20 Oct 2015
Environmental art, fuel and food foraging, preserving and preparing for the winter - that's what autumn is all about - being prepared. How to make crab apple and rosehip jelly is a handy skill to have, especially as the recipe can be adapted into foraged or hedgerow jelly.
Mr Ecoarts has been hard at work getting 'The Galloway' reassembled and set into its permanent position at Frugaldom. Now, it takes pride of place, rearing from it's recycled tractor tyre plinth in the middle of the garden area, where we hope to incorporate some seating in the future, as part of our Garden of Gratitude project.
The Galloway is an almost forgotten breed of horse that once roamed the Galloway and Lowther hills. These little horses and ponies became world famous for their surefootedness, speed and endurance and through selective breeding to imported Arabian and Turkish warm-blooded horses, were eventually bred into extinction. However, their bloodline lives on - in almost every racehorse that wins on any race track almost anywhere in the world thanks to the great 'Eclipse'. Likewise with trotters, pacers and polo ponies, by way of the great Hambletonian. In fact, trace back any great horse pedigree and the chances are that you'll find a Lowther or Galloway name somewhere at the root of it, as these fabulous horses were bred to many of the royal mares that visited Britain during the 17th Century.
Keeping with the Galloway theme, we are hoping to plant a small orchard of Galloway Pippin apple trees in the near future - finding a local supplier is proving to be quite a task, so please do get in contact if you know of anyone. In the meantime, we are harvesting a selection of crab apples, including the tiny but bountiful Siberian crabapples - they are smaller than many of the rose hips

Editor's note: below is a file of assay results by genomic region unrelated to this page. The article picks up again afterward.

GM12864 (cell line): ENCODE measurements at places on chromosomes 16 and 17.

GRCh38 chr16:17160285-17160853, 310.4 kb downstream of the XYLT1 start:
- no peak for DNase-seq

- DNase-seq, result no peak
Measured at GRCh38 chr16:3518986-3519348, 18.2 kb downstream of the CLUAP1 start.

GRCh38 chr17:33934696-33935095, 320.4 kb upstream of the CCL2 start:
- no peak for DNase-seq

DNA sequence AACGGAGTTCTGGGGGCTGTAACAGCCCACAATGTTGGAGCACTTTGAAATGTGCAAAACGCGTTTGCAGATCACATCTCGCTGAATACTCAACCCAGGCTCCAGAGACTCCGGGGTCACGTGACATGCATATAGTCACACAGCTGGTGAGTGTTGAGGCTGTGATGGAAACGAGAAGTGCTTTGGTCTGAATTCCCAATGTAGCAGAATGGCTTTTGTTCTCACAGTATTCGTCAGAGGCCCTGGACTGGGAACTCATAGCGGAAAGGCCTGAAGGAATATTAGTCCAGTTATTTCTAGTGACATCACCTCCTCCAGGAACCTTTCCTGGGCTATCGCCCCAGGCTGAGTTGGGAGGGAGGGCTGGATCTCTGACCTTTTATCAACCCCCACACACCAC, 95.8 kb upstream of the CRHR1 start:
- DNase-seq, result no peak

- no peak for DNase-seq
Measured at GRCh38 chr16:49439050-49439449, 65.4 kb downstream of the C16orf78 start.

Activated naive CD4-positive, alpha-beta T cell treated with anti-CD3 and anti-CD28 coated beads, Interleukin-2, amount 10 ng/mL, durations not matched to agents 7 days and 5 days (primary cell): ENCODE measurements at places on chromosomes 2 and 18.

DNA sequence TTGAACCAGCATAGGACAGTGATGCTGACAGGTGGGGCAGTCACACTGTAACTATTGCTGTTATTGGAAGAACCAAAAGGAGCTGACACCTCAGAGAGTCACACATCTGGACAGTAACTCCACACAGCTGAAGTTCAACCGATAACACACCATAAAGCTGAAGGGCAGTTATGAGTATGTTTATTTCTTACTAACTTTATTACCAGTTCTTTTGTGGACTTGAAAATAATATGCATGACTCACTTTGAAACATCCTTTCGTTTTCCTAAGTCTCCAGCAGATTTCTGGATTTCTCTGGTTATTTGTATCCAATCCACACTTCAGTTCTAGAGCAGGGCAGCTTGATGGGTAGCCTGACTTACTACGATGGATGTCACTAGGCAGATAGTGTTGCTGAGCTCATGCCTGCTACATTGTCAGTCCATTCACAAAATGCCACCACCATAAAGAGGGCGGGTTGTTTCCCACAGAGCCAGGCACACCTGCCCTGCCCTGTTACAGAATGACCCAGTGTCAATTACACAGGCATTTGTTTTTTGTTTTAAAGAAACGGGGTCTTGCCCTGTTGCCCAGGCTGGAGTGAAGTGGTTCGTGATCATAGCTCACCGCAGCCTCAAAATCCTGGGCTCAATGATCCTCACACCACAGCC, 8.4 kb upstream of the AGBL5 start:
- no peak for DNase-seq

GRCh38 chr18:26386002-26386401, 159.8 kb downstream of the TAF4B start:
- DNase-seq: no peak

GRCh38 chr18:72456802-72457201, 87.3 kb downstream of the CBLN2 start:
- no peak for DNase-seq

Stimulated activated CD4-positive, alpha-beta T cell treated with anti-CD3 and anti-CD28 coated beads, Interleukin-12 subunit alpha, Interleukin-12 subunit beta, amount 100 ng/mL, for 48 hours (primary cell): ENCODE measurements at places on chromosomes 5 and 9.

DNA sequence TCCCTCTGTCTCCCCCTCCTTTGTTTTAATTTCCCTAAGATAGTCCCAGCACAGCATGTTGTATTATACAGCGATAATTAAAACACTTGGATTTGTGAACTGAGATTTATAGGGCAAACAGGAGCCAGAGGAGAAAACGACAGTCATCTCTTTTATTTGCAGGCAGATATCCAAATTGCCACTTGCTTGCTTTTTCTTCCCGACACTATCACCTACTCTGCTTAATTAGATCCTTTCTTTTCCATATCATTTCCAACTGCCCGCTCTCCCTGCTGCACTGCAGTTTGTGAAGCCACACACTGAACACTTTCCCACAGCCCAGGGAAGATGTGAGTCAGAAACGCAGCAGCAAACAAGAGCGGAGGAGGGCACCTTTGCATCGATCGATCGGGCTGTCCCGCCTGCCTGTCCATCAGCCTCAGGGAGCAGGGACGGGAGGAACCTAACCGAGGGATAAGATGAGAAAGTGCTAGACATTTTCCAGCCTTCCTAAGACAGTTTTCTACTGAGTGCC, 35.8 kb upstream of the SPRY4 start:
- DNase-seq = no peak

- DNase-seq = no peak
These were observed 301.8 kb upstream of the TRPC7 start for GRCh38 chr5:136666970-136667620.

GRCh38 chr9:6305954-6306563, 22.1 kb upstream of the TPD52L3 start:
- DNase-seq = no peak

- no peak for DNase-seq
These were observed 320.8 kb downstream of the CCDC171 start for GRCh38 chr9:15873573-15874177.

HOW TO MAKE ROSE HIP AND APPLE JELLY
I picked a couple of kilos of assorted crab apples and rose hips, which were all topped, tailed and thrown into a big pot with about a litre of water and left to simmer until all the fruit and berries were soft. You can do similar with most foraged fruit and berries for making hedgerow jellies and jams.
Having stewed down the fruit, I strained it through a sieve lined with a piece of muslin - I didn't leave it dripping overnight, I just squeezed through the juices and ended up with 700ml of liquid, which I returned to the pan and added 500g of ordinary granulated sugar, stirred until it all dissolved and then brought it to a rolling boil, keeping it boiling vigorously for 10 minutes.
I prepared 2 jam jars by scalding them in boiling water and tipped the jelly into the hot jars. This was enough for one large and one small jar of jelly from this amount and it set to a lovely consistency, ideal for serving as an accompaniment or even for spreading on toast.
The above has now been added to the stores of blackcurrant and other assorted fruit jams and jellies that have been made whenever fruit or berries are plentiful and sugar is relatively inexpensive. At 39p per kilo at the moment, I would call it downright cheap - a frugaler's dream and time to stock up in plentiful supplies wherever and whenever possible. As all good frugalers know - there is no sell by or best before date on sugar - if it's stored cool and dry, it can last a lifetime.
Hope this helps someone and if anyone is within easy reach of Frugaldom, get in contact - we have plenty of crab apples and berries growing about the place.